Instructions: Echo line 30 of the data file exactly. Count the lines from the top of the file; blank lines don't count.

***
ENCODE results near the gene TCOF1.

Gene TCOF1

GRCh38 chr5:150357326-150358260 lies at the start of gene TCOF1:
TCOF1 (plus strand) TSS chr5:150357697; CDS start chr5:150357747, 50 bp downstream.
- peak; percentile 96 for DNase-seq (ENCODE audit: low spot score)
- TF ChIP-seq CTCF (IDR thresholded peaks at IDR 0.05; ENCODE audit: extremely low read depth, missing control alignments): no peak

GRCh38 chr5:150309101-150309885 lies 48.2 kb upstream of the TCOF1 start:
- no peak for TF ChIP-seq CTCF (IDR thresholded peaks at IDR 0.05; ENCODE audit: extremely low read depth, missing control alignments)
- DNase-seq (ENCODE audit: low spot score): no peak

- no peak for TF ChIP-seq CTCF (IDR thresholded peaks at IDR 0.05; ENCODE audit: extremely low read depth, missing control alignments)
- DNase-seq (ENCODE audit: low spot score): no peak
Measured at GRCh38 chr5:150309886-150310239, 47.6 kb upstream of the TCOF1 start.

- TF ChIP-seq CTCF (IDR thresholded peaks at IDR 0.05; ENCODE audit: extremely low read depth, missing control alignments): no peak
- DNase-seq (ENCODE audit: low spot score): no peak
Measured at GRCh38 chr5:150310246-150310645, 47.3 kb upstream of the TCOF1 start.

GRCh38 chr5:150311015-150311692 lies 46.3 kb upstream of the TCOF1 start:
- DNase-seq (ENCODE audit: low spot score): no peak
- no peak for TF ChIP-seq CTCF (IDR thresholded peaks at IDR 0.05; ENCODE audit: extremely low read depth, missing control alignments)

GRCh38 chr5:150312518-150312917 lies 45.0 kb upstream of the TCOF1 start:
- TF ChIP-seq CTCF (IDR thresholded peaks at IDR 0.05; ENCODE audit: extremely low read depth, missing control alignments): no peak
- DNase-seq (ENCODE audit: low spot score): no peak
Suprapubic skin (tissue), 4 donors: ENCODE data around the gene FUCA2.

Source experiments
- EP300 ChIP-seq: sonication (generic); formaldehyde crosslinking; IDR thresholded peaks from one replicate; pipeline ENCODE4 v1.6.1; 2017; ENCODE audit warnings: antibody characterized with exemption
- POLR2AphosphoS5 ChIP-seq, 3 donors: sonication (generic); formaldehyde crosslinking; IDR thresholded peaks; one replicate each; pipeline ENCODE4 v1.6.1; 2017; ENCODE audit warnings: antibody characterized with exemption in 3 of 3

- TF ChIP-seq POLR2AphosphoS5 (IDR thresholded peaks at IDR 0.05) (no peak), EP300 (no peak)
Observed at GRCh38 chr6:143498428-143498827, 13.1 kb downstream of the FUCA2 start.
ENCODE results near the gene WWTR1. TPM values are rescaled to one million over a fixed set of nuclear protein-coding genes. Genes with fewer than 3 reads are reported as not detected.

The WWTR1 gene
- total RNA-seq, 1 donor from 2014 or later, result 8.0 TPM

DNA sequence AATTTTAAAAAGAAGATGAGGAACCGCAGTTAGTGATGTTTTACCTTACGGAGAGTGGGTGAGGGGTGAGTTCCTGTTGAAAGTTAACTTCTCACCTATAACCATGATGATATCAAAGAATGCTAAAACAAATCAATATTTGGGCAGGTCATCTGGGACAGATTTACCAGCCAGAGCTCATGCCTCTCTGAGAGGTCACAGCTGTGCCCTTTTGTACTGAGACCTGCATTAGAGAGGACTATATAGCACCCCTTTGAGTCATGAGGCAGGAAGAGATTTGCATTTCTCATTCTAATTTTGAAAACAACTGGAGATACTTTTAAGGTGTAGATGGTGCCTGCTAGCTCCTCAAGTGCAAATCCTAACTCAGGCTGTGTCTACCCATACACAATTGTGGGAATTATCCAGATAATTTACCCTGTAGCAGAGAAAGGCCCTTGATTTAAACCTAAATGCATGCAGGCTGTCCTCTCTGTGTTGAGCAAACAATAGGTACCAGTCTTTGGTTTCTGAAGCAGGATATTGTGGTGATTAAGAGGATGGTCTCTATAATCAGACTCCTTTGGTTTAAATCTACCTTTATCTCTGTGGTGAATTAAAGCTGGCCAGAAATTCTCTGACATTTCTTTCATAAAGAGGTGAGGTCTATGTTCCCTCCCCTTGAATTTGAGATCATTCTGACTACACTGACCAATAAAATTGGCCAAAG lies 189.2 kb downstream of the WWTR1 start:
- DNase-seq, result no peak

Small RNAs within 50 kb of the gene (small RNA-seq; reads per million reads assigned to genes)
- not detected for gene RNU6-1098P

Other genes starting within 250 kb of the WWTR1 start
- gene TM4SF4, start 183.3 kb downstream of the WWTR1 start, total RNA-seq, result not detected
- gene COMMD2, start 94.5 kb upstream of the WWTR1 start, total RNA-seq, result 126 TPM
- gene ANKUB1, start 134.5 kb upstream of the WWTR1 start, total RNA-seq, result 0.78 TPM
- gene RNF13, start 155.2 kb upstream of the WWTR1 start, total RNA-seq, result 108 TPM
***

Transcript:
- total RNA-seq, 1 donor from 2014 or later, result 8.0 TPM